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Bees on a plane! A swarm of bees piled onto the wing of an airplane, delaying a Delta flight for 3 hours.

Bees swarmed around a wing of a Delta Air Lines flight.Bees swarmed around a wing of a Delta Air Lines flight.

Christophe Lehenaff/Getty Images, Nicolas Economou/NurPhoto via Getty Images

  • A Delta flight from Houston to Atlanta was delayed by three hours because bees swarmed around its wing.
  • Photos and a video showed the large swarm of bees collecting on the tip of the plane’s wing.
  • Ground equipment was used to push back the airplane, and the bees were removed before takeoff.

A Delta flight from Texas to Georgia was delayed for three hours on Wednesday after other flying objects latched onto the plane — a swarm of bees.

“Bee-lieve it or not, Delta flight 1682 from Houston-Bush to Atlanta took a delay this afternoon after a friendly group of bees evidently wanted to talk shop with the winglet of our airplanes, no doubt to share the latest about flying conditions at the airport,” Delta said in a statement provided to Insider.

The Airbus A320 flight with 92 passengers and five crew was delayed by around three hours to ensure the surface of the aircraft was clean and to prevent harming the bees, the airline said in its statement.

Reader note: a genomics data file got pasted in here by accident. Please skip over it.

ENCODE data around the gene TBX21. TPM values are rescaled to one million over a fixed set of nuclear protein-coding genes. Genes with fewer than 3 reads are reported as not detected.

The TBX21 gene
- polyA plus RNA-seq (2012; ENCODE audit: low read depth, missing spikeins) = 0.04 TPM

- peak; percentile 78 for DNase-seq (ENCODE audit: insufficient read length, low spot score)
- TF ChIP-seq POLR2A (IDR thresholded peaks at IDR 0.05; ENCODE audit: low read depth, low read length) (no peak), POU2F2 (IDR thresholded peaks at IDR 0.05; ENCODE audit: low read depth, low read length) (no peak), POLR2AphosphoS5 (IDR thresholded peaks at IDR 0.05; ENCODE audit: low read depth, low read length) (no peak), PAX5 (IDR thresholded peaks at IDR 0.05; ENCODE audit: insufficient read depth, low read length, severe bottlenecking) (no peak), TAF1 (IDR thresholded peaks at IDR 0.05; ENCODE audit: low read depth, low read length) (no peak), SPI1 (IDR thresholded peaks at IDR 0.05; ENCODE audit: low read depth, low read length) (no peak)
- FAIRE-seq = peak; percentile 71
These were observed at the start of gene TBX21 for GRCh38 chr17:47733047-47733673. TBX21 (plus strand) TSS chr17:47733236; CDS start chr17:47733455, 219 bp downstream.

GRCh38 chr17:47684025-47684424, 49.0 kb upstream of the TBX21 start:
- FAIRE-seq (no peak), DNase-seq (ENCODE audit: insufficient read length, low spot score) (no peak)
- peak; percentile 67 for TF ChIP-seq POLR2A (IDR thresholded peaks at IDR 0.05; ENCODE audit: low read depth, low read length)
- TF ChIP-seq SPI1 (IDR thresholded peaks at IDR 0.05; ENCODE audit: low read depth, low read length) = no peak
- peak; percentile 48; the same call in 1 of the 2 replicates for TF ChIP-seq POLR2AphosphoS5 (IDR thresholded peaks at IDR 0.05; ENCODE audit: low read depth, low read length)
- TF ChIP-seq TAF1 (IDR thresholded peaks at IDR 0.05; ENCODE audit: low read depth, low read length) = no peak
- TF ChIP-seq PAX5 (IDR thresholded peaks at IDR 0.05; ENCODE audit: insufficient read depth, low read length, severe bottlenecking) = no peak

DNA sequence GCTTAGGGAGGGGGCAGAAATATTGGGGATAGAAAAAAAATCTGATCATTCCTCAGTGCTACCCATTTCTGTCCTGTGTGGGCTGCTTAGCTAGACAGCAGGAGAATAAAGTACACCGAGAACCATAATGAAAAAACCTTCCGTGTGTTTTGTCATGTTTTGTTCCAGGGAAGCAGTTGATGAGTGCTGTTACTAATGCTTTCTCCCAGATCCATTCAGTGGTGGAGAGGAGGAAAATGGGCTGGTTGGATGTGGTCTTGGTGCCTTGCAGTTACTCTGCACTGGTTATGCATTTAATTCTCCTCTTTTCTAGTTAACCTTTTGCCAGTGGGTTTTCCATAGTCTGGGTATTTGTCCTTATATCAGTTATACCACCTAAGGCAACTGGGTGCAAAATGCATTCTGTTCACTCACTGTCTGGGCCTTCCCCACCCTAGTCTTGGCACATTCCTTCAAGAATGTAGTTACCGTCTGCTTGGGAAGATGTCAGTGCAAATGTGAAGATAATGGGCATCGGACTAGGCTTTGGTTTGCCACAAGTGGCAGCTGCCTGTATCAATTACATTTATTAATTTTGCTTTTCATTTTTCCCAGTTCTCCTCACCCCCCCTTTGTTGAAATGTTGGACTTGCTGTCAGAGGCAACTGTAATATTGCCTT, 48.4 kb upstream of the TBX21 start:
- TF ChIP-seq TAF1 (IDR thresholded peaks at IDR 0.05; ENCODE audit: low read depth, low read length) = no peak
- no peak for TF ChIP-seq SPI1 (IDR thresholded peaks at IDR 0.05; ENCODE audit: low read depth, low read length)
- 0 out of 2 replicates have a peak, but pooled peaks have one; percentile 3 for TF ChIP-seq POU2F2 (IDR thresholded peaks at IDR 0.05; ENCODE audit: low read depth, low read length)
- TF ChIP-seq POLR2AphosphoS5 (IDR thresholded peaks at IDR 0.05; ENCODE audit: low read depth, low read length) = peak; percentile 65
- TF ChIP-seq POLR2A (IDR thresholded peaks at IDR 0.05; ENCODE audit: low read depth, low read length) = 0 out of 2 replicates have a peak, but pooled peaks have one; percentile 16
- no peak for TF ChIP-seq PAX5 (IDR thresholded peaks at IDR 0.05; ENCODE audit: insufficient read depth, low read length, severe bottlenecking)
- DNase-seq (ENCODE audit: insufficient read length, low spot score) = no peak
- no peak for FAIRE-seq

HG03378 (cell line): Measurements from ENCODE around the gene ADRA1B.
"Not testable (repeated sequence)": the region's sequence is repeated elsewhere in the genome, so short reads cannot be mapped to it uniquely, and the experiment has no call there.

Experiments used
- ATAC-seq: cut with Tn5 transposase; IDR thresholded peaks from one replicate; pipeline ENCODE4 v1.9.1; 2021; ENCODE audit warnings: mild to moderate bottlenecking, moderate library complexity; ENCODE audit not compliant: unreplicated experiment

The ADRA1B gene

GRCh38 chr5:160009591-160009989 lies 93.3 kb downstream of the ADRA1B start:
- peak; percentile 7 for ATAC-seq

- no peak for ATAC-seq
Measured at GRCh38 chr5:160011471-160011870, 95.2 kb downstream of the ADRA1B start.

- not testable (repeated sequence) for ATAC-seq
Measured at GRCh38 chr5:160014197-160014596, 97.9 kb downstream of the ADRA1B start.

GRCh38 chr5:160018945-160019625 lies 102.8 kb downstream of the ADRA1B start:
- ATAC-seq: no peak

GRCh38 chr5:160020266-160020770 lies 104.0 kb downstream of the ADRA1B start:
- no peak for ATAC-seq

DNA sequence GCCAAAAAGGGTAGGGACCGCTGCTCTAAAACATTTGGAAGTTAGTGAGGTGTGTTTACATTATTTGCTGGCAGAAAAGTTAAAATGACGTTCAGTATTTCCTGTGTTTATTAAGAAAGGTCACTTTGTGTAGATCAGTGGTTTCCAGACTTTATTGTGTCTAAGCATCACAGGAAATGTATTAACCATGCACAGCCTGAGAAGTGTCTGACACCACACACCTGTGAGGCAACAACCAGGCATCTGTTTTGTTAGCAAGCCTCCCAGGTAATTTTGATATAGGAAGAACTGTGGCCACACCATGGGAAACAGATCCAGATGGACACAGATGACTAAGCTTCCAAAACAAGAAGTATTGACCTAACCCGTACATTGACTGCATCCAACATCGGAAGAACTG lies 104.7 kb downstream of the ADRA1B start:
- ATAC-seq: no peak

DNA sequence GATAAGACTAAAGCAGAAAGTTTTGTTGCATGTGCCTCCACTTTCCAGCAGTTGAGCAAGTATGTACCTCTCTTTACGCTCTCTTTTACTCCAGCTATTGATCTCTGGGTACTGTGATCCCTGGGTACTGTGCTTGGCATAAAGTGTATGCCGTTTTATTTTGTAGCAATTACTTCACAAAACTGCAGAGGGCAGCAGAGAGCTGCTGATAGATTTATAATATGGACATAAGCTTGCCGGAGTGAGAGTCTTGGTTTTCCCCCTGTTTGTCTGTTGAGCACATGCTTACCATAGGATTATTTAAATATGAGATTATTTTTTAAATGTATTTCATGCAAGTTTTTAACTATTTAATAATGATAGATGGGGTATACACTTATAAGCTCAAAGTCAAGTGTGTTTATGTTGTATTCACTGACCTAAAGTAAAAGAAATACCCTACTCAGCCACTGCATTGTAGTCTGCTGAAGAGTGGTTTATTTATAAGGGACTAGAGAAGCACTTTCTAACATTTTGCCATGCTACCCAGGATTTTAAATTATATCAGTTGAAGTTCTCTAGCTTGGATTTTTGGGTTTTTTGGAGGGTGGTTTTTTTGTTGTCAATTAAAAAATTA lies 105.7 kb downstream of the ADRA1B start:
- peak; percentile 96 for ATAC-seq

Passenger Anjali Enjeti documented the incident, sharing photos and videos of the bees on Twitter.

—Anjali Enjeti (she/her) (@AnjaliEnjeti) May 3, 2023

She also tweeted the airport crew’s failed attempts at trying to shake off the bees, such as blowing exhaust from a Delta vehicle onto the wing tip. 

—Anjali Enjeti (she/her) (@AnjaliEnjeti) May 3, 2023


“Bees were not impressed,” Enjeti wrote in her tweet, which has been viewed over 166,000 times at press time. 

After several failed attempts to ditch the bees, ground equipment was used to push back the airplane with no passengers on board, the airline said in its statement. This helped to remove the bees from the plane’s wing.

The flight finally landed in Atlanta’s Hartsfield-Jackson International Airport at around 7.30 p.m. E.T., per FlightRadar24.

Honey bees typically swarm when an established colony has grown too crowded and the bees fly off to establish a new one. Swarms may contain several thousand bees and typically take place in late spring and early summer. 

“We are told this kind of swarming is rare but not unheard of occurrence and can occur on virtually any outdoor structure in climates/environments where bees are found in nature,” the airline said in its statement.

It added: “We apologize to our customers for the delay in their travel plans.”

Enjeti did not immediately respond to Insider’s queries sent outside regular working hours. 

Read the original article on Business Insider